Who Will Be Our Gedolim?
In the past week we have said goodbye to two more Gedolei Olam – Rabbi Lord Jonathan Sacks and Rabbi Dovid Feinstein. This compounds the loneliness, the pain and the isolation we have all felt in the past nine months. But in the wake of their passing, we are left asking the same painful question yet again: Who will replace them?
Of course, no one is ever replaceable. The candle might burn from one shabbos to the next. The challah might, once again stay fresh all week long. But for Avraham Avinu, Rivka will never replace Sarah. How could she?
But in the wake of her passing, Avraham knows that his and her legacy must continue beyond their lifetime. Avraham slowly, tragically comes to terms with his own mortality. And the reality that the task of bringing the entirety of humanity to a recognition of Hashem is bigger than one lifetime.
And so his goal, and the goal of every Jewish parent since, is to perpetuate this truth by cheating death – by having children.
For Avraham, the stakes are incredibly high. If Yitzchak fails, then the world fails. In no uncertain terms, humanity depends on Yitzchak finding a Shidduch that will partner with him in this mission.
And so the Torah describes how Eliezer, the faithful servant of Avraham journeys to find a wife for Yitzchak. He travels to Avraham’s homeland to find this bashert. Arriving at the well, Eliezer devises a test, and asks from Hashem:
The girl who I will ask to give me water and she offers water for myself and for my camels will be the girl for Yitzchak.
Indeed, Rivka presents herself as such a girl; giving water to the camels and Eliezer.
Rashi famously quotes the Medrash:
וירץ העבד לקראתה – לפי שראה שעלו המים לקראתה He ran towards her because he saw that the waters rose in the well when she approached it (Genesis Rabbah 60:5).
Wow! Eliezer must have been duly impressed. She must be an incredibly special person – the water rose miraculously to meet her!
The Divrei Yisrael of Mozhitz asks a piercing question: If Eliezer saw that she was such a tzadekes, such a בעלת מופת – a miracle worker – why did he need to go through with his test?! Right then and there he should have known that Rivka was the right shidduch!
He explains: There is a world of difference between being a בעל מופת and a בעל מידות. Eliezer was not looking for a miracle. Miracles tell you how great Hashem is. Middos tell you how great a person is.
Another Kind of Gadol
I do not know who will fill the shoes of the Gedolim we have lost. There is no one alive who can issue a psak Halacha with the depth, breadth and sensitivity of Rabbi Dovid Feinstein. There is no one in the wings that can represent our nation, our Torah and our message with the erudition and accessibility of Rabbi Sacks. We all have a lot to learn to begin to fill such shoes.
But there is another kind of Gadol. Really, the basis of all Gadlus: And that is Middos Tovos. This kind of greatness is readily accessible to each of us. Having good middos does not depend on intelligence, skill, aptitude, education or upbringing. It simply depends on the time and work invested into becoming a Baal Middos.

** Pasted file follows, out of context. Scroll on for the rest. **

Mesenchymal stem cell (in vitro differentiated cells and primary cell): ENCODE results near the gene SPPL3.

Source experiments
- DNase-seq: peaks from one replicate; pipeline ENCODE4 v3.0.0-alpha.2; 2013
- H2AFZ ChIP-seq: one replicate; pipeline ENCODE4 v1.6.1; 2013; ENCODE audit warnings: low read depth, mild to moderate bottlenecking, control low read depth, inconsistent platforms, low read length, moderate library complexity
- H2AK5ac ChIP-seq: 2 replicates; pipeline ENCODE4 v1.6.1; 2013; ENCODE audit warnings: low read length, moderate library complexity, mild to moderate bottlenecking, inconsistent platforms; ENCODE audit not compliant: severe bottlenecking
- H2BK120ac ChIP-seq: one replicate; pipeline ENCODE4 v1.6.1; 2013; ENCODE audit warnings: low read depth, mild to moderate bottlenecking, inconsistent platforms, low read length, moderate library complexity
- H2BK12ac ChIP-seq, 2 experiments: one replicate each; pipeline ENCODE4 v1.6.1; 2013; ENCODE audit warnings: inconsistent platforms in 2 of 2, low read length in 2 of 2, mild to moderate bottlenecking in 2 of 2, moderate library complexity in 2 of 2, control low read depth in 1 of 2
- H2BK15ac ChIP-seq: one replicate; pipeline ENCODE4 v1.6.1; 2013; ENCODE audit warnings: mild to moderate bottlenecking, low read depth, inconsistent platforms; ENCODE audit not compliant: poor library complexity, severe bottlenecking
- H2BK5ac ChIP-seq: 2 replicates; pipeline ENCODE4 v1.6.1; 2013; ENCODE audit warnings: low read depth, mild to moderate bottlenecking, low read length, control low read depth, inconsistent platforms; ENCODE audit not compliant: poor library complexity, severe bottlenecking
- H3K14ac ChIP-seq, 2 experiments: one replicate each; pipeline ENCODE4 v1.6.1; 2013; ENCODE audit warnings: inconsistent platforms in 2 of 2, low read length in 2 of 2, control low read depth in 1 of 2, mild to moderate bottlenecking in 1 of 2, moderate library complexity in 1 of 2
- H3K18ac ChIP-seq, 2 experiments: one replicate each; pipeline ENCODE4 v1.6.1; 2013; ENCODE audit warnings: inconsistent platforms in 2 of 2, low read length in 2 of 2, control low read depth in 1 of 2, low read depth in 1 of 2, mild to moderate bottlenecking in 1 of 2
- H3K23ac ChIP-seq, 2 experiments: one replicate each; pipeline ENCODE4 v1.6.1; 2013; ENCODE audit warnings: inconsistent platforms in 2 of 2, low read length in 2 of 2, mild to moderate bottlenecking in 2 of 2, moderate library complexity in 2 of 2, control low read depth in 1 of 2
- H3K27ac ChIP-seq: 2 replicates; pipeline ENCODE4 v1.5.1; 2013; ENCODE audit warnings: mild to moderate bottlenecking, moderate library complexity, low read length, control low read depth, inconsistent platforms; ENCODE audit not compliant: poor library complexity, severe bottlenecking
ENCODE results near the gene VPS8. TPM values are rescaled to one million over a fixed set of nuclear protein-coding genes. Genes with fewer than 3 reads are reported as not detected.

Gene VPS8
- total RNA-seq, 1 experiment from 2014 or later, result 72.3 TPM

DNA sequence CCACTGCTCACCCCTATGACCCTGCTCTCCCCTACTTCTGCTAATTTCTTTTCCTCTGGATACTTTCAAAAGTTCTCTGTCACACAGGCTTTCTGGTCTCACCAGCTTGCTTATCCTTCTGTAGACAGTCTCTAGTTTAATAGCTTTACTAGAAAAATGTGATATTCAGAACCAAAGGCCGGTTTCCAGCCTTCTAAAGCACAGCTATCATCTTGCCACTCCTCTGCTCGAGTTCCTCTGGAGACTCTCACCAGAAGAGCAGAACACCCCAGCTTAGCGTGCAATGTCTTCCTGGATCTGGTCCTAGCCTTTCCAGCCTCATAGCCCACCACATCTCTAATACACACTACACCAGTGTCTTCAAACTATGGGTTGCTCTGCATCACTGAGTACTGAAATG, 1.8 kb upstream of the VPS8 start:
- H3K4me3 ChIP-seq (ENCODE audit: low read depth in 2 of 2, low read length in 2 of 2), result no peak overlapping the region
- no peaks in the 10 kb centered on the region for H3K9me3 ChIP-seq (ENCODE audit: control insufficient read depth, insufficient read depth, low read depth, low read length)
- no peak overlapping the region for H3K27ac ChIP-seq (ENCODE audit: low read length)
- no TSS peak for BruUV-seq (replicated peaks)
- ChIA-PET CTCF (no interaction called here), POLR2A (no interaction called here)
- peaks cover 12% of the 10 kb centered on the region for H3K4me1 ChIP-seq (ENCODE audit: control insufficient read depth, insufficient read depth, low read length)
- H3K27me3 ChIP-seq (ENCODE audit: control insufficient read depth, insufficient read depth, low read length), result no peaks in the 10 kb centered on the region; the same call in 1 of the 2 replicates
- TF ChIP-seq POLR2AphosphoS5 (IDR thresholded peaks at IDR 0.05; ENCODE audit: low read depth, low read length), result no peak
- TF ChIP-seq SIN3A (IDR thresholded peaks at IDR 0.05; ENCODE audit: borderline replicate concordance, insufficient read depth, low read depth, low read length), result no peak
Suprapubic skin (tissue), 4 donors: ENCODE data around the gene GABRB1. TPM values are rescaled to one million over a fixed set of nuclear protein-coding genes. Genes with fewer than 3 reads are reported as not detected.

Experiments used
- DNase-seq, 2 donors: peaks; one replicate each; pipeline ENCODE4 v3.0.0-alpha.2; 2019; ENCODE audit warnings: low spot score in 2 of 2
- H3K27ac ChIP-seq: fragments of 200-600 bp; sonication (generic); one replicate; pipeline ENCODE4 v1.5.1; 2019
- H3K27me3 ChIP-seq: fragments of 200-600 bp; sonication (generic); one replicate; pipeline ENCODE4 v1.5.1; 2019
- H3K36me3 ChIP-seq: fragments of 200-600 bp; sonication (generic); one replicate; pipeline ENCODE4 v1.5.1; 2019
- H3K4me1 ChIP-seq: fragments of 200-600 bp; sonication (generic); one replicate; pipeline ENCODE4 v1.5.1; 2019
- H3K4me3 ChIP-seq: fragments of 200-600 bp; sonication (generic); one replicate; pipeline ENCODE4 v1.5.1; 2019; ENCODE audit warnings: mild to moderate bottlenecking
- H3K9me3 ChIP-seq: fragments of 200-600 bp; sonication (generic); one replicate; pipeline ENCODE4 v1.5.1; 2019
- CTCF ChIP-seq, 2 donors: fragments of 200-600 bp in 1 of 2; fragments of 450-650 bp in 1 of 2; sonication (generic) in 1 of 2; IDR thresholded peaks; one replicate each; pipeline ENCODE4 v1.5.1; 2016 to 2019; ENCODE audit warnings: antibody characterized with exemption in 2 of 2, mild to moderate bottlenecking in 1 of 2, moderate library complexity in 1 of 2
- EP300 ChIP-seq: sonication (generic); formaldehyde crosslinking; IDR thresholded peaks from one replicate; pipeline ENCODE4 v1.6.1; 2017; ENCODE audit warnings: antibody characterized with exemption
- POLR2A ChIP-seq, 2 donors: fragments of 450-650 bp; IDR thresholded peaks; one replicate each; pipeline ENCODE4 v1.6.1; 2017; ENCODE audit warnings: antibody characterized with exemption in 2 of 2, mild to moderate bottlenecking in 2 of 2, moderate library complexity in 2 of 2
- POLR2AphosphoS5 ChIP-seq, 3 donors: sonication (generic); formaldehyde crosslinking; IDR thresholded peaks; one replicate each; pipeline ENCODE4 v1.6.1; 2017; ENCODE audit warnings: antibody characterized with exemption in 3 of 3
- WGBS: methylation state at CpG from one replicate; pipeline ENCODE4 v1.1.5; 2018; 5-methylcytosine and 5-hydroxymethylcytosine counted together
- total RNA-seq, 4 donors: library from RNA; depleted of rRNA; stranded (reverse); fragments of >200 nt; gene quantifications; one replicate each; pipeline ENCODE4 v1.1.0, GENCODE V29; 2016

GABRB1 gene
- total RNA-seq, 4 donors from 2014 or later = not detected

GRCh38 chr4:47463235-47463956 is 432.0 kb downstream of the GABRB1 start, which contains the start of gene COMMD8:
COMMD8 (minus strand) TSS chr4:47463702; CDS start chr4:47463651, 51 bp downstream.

Chazal tell us that both Yitzchak and Yaakov spent decades learning in the Yeshiva of Shem Va’ever. Rabbi Moshe Feinstein notes there is barely a hint of all this Torah learning in the Torah itself! He explains: If a person that has the capacity to learn, they should learn. That doesn’t require a lot of explanation.
But to become a real Baal Middos – that is the mission of each and every one of us. The Torah spares no words in emphasizing the value of being an elevated, refined, considerate person.
What Do We Want Our Children to Become?
There’s a frightening study from 2014 that examined the priorities of kids and the messages their parents are teaching them. In short, the study asks parents, teaches and kids to rank their value system: Is it better to be happy, smart, successful or kind?
Amongst the key findings is: “When it comes to the child-raising priorities of their parents and teachers, a majority of youth say these adults are more concerned about achievement than caring.”
Perhaps even more concerning: “The “rhetoric/reality” gap between what parents and other adults say are their top priorities and what kids are hearing is profound. The power and frequency of parents’ daily messages about achievement and happiness are drowning out their messages about concern for others.”
Avraham and Eliezer knew that’s not how we will perpetuate Klal Yisrael.
How Can We Change?
A while back, Country Vues, published a “Fun Question of the Week” poll that asked the question “If You Could Have 3 Dinner Guests – Anyone from the Beginning of Time – Who Would You Invite?”
There were some very special people answering the question – some of the highlights included the Avos, Moshe Rabbeinu and dear family members.
Rabbi Dovid Feinstein answered simply: I would find 3 Aniyim (poor people.)
It takes a unique person to hear “You can take three people to dinner” and not even consider that he should use this opportunity for his own gain.
This middah was the result of a lifetime of learning, davening, and Mitzvos. But it was also the result of constant tikkun hamidos.
He once remarked about his father, Rabbi Moshe Feinstein: “The world will gain nothing by knowing how many times my father finished Shas, or that he was fluent in all of Torah shebe’al peh, like Rabi Akiva Eiger or the Chasam Sofer. When people speak of my father, they speak of his compassion, how he had time for children, for brokenhearted individuals. The bigger a person is, the more chesed he must do, and that’s how we know who the true talmidei chachamim are.”
Hashem should help us to learn – as much as we all can. But more so, to work on filling the gaps in our world with Middos Tovos; with care and concern and sensitivity and chesed and ma’asim tovim.